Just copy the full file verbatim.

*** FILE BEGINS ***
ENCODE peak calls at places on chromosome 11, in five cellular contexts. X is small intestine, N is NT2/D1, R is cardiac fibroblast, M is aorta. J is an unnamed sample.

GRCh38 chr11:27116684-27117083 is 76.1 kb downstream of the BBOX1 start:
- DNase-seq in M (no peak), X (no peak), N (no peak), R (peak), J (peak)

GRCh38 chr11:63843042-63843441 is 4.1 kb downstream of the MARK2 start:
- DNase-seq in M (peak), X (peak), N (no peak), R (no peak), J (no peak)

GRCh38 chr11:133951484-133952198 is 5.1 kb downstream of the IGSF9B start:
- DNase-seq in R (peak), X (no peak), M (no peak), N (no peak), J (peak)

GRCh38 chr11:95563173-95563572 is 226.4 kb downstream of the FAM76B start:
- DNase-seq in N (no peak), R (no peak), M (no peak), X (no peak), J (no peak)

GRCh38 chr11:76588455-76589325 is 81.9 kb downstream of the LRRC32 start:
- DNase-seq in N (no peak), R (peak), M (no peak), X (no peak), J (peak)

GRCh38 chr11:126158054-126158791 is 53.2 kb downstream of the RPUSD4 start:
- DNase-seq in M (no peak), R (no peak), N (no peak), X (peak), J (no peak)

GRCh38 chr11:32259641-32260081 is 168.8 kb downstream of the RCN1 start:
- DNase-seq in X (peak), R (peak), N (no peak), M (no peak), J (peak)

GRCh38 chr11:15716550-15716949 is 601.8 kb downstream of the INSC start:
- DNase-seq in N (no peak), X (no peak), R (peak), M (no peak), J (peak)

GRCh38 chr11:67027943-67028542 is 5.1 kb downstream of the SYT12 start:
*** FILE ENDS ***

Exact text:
ENCODE peak calls at places on chromosome 11, in five cellular contexts. X is small intestine, N is NT2/D1, R is cardiac fibroblast, M is aorta. J is an unnamed sample.

GRCh38 chr11:27116684-27117083 is 76.1 kb downstream of the BBOX1 start:
- DNase-seq in M (no peak), X (no peak), N (no peak), R (peak), J (peak)

GRCh38 chr11:63843042-63843441 is 4.1 kb downstream of the MARK2 start:
- DNase-seq in M (peak), X (peak), N (no peak), R (no peak), J (no peak)

GRCh38 chr11:133951484-133952198 is 5.1 kb downstream of the IGSF9B start:
- DNase-seq in R (peak), X (no peak), M (no peak), N (no peak), J (peak)

GRCh38 chr11:95563173-95563572 is 226.4 kb downstream of the FAM76B start:
- DNase-seq in N (no peak), R (no peak), M (no peak), X (no peak), J (no peak)

GRCh38 chr11:76588455-76589325 is 81.9 kb downstream of the LRRC32 start:
- DNase-seq in N (no peak), R (peak), M (no peak), X (no peak), J (peak)

GRCh38 chr11:126158054-126158791 is 53.2 kb downstream of the RPUSD4 start:
- DNase-seq in M (no peak), R (no peak), N (no peak), X (peak), J (no peak)

GRCh38 chr11:32259641-32260081 is 168.8 kb downstream of the RCN1 start:
- DNase-seq in X (peak), R (peak), N (no peak), M (no peak), J (peak)

GRCh38 chr11:15716550-15716949 is 601.8 kb downstream of the INSC start:
- DNase-seq in N (no peak), X (no peak), R (peak), M (no peak), J (peak)

GRCh38 chr11:67027943-67028542 is 5.1 kb downstream of the SYT12 start: